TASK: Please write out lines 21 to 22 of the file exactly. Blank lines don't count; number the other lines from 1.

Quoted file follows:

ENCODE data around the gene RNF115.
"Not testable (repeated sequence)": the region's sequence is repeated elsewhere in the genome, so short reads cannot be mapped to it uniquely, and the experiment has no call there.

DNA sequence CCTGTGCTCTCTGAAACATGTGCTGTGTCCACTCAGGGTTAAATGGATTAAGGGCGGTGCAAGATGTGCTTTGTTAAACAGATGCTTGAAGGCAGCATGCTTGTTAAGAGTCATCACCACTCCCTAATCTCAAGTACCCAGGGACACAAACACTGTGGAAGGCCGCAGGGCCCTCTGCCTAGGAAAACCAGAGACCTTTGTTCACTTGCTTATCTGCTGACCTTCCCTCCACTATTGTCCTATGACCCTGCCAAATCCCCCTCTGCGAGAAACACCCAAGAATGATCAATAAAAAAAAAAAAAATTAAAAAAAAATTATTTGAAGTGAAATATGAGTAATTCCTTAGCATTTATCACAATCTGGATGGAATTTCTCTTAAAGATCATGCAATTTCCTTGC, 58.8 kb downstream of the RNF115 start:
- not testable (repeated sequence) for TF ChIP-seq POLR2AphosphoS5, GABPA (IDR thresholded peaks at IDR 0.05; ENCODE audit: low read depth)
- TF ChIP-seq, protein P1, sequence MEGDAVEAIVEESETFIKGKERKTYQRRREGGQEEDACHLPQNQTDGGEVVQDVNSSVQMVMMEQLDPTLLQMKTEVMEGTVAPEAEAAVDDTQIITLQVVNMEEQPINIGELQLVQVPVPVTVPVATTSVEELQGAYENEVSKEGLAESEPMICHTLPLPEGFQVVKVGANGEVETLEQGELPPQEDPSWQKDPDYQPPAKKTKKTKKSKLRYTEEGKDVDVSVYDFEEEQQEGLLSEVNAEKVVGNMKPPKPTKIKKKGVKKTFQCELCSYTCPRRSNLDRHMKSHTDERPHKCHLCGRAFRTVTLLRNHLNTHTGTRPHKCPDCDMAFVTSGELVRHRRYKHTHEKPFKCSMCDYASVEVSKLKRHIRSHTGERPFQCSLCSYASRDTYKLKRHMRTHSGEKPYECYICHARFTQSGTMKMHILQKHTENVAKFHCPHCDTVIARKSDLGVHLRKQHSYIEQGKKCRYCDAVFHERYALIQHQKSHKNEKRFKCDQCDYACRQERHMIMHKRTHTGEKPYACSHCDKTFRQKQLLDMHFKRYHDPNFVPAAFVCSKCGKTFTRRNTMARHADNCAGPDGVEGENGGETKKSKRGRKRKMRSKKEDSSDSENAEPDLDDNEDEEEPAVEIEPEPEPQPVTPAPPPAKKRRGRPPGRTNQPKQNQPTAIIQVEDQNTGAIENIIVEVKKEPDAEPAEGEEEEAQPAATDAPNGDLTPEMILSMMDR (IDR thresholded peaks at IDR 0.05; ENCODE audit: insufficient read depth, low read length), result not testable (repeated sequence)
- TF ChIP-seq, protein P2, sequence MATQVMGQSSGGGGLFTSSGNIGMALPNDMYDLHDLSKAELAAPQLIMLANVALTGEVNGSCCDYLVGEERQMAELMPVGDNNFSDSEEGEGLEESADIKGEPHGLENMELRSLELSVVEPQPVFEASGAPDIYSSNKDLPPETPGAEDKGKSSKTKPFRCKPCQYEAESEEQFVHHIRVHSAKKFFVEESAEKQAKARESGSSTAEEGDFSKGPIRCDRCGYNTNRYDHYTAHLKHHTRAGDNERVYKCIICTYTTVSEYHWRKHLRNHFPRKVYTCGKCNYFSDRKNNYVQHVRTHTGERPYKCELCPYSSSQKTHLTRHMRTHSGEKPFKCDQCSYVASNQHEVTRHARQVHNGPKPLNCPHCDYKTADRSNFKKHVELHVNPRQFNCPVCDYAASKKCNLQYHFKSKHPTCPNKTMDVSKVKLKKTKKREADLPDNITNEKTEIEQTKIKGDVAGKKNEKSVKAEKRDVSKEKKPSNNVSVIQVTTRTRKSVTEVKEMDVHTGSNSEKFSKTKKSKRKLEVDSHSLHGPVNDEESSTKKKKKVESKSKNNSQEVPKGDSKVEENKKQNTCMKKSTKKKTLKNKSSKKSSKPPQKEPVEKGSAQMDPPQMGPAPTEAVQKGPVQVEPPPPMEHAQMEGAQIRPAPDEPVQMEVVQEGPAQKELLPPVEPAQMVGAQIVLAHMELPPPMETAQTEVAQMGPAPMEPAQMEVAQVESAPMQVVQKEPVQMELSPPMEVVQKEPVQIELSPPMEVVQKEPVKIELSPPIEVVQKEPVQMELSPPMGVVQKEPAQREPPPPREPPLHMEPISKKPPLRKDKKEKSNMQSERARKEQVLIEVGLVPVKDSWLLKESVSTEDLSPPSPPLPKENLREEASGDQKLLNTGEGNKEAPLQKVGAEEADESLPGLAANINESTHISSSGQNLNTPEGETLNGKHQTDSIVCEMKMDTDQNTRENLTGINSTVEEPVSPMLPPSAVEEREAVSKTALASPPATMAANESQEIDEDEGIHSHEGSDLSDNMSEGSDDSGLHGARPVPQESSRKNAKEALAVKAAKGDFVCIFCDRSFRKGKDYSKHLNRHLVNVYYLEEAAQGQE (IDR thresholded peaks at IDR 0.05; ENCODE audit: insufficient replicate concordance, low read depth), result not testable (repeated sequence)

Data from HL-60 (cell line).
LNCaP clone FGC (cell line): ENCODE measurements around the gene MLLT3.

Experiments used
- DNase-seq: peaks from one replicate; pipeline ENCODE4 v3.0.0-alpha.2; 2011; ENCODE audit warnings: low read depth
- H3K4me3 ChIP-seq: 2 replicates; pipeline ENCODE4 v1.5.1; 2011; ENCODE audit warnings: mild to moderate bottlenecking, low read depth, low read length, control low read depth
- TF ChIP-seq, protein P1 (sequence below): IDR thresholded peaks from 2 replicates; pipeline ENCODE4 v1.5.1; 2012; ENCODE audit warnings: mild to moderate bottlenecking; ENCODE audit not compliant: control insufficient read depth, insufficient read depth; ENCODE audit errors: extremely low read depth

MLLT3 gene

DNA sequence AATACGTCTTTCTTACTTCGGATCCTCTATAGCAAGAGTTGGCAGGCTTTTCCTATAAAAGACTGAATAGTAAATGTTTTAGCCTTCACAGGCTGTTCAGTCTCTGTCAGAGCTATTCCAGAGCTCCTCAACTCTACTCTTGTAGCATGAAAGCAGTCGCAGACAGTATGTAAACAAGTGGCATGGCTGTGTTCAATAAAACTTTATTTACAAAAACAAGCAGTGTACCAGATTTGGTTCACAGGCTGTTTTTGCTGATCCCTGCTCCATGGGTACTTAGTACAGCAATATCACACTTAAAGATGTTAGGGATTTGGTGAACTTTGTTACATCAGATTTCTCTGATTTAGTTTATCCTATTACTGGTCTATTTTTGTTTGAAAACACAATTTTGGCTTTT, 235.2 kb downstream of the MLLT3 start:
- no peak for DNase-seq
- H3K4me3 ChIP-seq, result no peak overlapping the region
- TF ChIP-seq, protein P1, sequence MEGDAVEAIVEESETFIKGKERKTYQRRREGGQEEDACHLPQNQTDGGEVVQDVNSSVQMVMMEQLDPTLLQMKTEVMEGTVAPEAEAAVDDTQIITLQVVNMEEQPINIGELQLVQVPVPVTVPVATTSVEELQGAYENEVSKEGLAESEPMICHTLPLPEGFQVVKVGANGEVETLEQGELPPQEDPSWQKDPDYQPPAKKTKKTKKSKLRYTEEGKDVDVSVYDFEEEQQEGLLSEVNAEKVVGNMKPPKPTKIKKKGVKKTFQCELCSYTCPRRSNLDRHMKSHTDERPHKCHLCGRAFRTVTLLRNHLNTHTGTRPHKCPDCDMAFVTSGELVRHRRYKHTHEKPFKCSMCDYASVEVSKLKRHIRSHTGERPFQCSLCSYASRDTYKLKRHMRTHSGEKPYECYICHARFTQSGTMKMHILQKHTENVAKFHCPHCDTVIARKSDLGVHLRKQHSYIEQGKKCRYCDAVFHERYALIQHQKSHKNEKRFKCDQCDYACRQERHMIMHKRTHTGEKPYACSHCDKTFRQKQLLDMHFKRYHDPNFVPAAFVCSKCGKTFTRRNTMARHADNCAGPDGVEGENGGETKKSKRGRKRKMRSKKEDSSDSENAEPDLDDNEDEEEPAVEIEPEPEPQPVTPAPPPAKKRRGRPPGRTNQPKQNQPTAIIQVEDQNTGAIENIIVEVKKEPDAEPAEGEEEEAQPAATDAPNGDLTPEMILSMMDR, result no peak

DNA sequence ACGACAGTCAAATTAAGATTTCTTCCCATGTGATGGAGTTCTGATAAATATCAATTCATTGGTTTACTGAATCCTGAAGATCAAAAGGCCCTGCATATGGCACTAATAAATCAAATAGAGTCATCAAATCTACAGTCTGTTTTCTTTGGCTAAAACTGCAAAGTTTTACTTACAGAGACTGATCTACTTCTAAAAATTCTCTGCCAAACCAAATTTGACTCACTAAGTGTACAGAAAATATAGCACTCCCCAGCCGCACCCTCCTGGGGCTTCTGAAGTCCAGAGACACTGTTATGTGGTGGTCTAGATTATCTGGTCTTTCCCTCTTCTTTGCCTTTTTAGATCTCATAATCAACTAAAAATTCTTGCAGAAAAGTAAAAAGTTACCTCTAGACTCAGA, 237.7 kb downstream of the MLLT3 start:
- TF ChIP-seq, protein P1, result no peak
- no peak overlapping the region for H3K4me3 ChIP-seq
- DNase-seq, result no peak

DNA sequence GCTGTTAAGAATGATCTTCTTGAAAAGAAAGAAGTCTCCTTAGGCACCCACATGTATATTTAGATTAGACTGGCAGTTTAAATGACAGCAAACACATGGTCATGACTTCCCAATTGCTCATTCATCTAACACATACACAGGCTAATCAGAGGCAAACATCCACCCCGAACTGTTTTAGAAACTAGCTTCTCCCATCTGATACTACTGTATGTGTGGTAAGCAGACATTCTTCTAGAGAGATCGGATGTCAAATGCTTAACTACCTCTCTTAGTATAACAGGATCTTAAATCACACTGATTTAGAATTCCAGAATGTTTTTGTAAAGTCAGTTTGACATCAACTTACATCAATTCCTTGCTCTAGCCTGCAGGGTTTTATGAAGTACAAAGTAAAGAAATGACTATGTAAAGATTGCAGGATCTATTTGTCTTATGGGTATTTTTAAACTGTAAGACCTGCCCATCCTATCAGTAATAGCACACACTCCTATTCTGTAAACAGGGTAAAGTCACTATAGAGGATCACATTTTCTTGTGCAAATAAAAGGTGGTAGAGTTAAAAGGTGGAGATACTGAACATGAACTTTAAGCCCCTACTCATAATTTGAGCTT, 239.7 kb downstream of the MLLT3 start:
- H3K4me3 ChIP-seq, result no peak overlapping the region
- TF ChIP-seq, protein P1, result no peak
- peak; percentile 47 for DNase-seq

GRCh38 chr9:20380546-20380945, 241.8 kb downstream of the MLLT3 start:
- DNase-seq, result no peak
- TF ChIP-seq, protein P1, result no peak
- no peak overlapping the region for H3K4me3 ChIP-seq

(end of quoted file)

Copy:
- DNase-seq, result no peak

DNA sequence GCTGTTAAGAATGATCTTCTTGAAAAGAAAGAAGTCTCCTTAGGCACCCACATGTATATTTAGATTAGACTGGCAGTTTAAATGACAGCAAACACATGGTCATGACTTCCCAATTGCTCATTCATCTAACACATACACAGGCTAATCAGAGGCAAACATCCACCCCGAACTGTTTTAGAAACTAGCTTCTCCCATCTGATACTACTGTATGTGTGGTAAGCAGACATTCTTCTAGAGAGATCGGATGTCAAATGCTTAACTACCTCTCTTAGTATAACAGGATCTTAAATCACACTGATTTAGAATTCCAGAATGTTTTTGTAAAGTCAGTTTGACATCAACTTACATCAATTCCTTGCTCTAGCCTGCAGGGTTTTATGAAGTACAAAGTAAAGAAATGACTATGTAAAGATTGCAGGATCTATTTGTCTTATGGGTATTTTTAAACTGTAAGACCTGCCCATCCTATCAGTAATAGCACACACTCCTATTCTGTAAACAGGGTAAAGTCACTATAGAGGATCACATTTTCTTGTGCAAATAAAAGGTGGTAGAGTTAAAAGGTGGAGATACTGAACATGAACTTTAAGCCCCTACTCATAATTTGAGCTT, 239.7 kb downstream of the MLLT3 start: